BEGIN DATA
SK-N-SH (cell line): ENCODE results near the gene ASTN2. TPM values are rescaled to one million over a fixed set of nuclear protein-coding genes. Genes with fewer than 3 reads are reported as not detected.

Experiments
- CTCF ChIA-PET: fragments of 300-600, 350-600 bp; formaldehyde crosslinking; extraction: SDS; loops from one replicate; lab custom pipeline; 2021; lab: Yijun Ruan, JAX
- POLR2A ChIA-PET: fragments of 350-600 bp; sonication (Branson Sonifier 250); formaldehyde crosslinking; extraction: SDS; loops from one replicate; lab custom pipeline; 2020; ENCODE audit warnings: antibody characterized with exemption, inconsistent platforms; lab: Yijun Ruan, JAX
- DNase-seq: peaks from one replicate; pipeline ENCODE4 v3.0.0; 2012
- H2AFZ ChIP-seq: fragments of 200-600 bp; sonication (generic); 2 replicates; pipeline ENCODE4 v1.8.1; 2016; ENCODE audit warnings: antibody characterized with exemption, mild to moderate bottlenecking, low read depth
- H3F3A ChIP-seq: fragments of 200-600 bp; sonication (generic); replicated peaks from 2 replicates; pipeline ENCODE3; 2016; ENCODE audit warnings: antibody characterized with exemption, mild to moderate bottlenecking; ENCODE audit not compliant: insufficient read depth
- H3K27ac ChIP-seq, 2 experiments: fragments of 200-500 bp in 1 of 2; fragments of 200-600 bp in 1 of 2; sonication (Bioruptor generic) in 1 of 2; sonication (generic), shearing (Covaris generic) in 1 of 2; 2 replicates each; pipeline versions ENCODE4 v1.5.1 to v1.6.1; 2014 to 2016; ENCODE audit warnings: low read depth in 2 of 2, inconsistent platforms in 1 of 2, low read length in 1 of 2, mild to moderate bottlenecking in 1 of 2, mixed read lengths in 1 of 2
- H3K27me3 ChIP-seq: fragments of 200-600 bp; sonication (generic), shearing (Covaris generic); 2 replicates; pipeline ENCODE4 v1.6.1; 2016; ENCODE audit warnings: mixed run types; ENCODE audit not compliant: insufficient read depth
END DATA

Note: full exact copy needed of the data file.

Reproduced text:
SK-N-SH (cell line): ENCODE results near the gene ASTN2. TPM values are rescaled to one million over a fixed set of nuclear protein-coding genes. Genes with fewer than 3 reads are reported as not detected.

Experiments
- CTCF ChIA-PET: fragments of 300-600, 350-600 bp; formaldehyde crosslinking; extraction: SDS; loops from one replicate; lab custom pipeline; 2021; lab: Yijun Ruan, JAX
- POLR2A ChIA-PET: fragments of 350-600 bp; sonication (Branson Sonifier 250); formaldehyde crosslinking; extraction: SDS; loops from one replicate; lab custom pipeline; 2020; ENCODE audit warnings: antibody characterized with exemption, inconsistent platforms; lab: Yijun Ruan, JAX
- DNase-seq: peaks from one replicate; pipeline ENCODE4 v3.0.0; 2012
- H2AFZ ChIP-seq: fragments of 200-600 bp; sonication (generic); 2 replicates; pipeline ENCODE4 v1.8.1; 2016; ENCODE audit warnings: antibody characterized with exemption, mild to moderate bottlenecking, low read depth
- H3F3A ChIP-seq: fragments of 200-600 bp; sonication (generic); replicated peaks from 2 replicates; pipeline ENCODE3; 2016; ENCODE audit warnings: antibody characterized with exemption, mild to moderate bottlenecking; ENCODE audit not compliant: insufficient read depth
- H3K27ac ChIP-seq, 2 experiments: fragments of 200-500 bp in 1 of 2; fragments of 200-600 bp in 1 of 2; sonication (Bioruptor generic) in 1 of 2; sonication (generic), shearing (Covaris generic) in 1 of 2; 2 replicates each; pipeline versions ENCODE4 v1.5.1 to v1.6.1; 2014 to 2016; ENCODE audit warnings: low read depth in 2 of 2, inconsistent platforms in 1 of 2, low read length in 1 of 2, mild to moderate bottlenecking in 1 of 2, mixed read lengths in 1 of 2
- H3K27me3 ChIP-seq: fragments of 200-600 bp; sonication (generic), shearing (Covaris generic); 2 replicates; pipeline ENCODE4 v1.6.1; 2016; ENCODE audit warnings: mixed run types; ENCODE audit not compliant: insufficient read depth